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Hadrian: King of the North?

“The Night’s Watch is the only thing standing between the realm and what lies beyond.”

Maester Aemon to Tyrion Lannister
Laurie examines first big section of the wall on day three

On our third day, we finally began to see segments of what remained of one of the great achievements of Roman engineering, Hadrian’s Wall. As we walked I noted how it stretched across vast landscapes. It reminded me of the ice wall in the HBO series, The Game of Thrones. I guess I shouldn’t have been surprised when one of the displays at the excavation of the Roman Fort at Housesteads talked about George R. R. Martin’s inspiration for “the Wall.” Martin, the author of the books upon which the series is based, imagined a wall that stretched across the land to separate it from the evil forces to the north.

Turns out the spark for his ice wall idea was a visit to Hadrian’s Wall.

In 122 AD the Roman Emperor Hadrian visited the island of Britannia and decided that the northern reach of the empire was far enough. Conquering the Pictish tribes beyond wasn’t worth the trouble. He gave orders for construction of a wall across the narrowest part of the island, about 84 miles. Roman soldiers finished the fortification in less than a decade. The wall was eight to ten feet wide and roughly 20 feet high. Each Roman Mile—about nine tenths of a modern mile, was punctuated by a “mile castle,” a small fort. In between each of these was two manned watchtowers. The thousands of soldiers on the wall were supported by a series of large forts, each about five miles apart.

Immediately north of the wall was a defensive ditch, except in cases where cliffs provided defenses. South of the wall was a “vallum” ditch which defined a military zone, although. Villages were often located within the zone. This system survived for over 300 years.

During our eight day hike we saw many remnants of forts, watchtowers, and the wall itself—but no barbarians. We found this trek surprisingly challenging. Much of the route crosses grassy pastures without a dirt path. It is also very rural. The center section has undulating hills which made us glad we had trekking poles. Many of the villages we passed through had no services. More than one pub where we planned on making a lunch stop was permanently closed. An Englishman we walked with for awhile joked that, “In the country there are many bathrooms, and you don’t have to flush.”

A local reading a plaque

Fortunately, locals place out “Honesty Boxes” or even small cabins stocked with self service food and drink, and a place to leave money. And in two cases where our hostel or B&B was in a small village without services, they provided excellent evening meals at a reasonable price.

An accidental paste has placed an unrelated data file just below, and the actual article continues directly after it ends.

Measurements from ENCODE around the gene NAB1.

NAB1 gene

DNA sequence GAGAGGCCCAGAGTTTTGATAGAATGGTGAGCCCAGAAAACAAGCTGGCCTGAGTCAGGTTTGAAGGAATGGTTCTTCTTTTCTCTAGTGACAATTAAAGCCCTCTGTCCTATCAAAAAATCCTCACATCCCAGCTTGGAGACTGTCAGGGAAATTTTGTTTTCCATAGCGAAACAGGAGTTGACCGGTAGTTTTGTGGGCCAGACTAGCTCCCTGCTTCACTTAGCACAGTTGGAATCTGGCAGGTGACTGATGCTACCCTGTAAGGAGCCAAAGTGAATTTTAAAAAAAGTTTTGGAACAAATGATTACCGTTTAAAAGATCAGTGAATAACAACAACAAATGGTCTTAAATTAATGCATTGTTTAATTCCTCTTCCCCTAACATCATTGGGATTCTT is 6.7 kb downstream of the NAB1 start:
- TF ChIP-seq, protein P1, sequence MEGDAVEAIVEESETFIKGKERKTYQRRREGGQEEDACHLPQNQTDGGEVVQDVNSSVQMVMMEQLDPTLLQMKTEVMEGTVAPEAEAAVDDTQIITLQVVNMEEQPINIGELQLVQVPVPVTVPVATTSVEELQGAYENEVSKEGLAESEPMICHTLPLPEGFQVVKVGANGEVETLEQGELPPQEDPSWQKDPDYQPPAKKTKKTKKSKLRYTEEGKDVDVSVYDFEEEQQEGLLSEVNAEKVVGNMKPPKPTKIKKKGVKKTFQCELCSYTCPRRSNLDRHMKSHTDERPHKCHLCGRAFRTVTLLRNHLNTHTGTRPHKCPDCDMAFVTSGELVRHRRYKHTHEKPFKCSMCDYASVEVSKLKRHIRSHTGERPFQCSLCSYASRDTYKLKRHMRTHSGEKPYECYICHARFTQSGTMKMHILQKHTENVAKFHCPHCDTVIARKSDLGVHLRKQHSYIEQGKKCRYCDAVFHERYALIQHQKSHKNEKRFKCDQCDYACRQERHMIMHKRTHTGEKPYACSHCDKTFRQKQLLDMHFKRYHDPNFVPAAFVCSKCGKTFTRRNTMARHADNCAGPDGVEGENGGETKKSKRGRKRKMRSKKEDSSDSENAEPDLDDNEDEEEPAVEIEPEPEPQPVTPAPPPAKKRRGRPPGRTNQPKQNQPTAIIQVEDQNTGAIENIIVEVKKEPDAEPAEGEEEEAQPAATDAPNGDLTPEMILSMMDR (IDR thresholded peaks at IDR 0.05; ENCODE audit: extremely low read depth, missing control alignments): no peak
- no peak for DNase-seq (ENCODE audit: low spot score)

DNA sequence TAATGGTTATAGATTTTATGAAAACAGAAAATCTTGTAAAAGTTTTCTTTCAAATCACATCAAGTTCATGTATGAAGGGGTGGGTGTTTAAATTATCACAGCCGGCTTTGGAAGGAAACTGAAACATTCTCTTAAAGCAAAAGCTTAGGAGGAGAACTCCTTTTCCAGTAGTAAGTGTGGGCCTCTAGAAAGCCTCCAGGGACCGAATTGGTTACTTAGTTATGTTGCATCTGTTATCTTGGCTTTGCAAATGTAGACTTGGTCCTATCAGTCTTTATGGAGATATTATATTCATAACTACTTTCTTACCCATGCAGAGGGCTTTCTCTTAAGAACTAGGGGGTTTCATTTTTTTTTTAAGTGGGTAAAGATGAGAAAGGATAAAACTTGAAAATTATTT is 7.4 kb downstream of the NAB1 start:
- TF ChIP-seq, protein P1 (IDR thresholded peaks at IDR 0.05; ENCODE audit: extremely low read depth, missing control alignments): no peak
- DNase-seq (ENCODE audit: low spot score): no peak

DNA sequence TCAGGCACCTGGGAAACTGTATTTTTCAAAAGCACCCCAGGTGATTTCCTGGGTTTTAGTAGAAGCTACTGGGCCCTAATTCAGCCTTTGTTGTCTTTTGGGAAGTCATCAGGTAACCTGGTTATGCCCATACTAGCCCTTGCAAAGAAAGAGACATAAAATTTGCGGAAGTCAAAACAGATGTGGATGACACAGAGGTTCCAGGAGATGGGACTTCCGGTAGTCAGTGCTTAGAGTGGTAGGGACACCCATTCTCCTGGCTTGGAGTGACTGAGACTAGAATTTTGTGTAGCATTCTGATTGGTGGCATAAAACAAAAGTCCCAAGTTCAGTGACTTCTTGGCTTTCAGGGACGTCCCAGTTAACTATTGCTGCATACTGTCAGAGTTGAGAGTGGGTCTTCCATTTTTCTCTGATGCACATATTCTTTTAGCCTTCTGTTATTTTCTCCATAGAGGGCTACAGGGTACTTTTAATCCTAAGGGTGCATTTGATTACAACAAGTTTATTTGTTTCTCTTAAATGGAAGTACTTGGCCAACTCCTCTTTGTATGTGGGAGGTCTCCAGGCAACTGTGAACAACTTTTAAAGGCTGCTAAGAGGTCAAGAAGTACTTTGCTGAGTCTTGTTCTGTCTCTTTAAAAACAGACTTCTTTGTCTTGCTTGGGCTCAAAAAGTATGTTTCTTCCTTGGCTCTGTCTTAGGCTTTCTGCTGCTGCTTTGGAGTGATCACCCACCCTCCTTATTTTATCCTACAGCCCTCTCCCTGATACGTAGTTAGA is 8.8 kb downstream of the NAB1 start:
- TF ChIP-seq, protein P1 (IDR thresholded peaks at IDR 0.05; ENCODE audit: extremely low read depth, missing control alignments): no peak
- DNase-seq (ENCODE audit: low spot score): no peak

Our eight day trek ended in Newcastle, where there are many places for dining and plenty of Airbnb options. It also provides a nice break to rest and recover before we set off for Italy, and a longer hike on The Way of St Francis.

It turns out that A Game of Thrones isn’t the only series with inspiration from this area. Near our route were many references to “Border Reivers” or raiders over the centuries. If you’re a Firefly fan you might say, “Shiny.”

If you can’t make your own visit to the wall read more here or read Hadrian’s Wall by Adrian Goldsworthy. An excellent history of the wall, including the context of Roman civilization related to Great Britain.

4 thoughts on “Hadrian: King of the North?”

  1. The little Bo Peep rhyme baffled me as a small child. Sheep didn’t really have tails to speak of. As was my way, I thought it over and concluded that the rhyme meant “tail ends.” It wasn’t until nearly two decades later that I learned the true tale of sheep. Love the pics and history. Stardust is another wall-inspired movie. Walk on, my friends!

  2. Excellent piece, and def loved the pics, esp of the 4-legged locals 😉
    Knew hardly anything re: Hadrian’s wall. Thanks for sharing your travels and discoveries with your friends!!

    1. It is cool all the things we learn just from being here. Laurie actually got to pet the nose of one sheep—but it didn’t hang around for a scratch behind the ears

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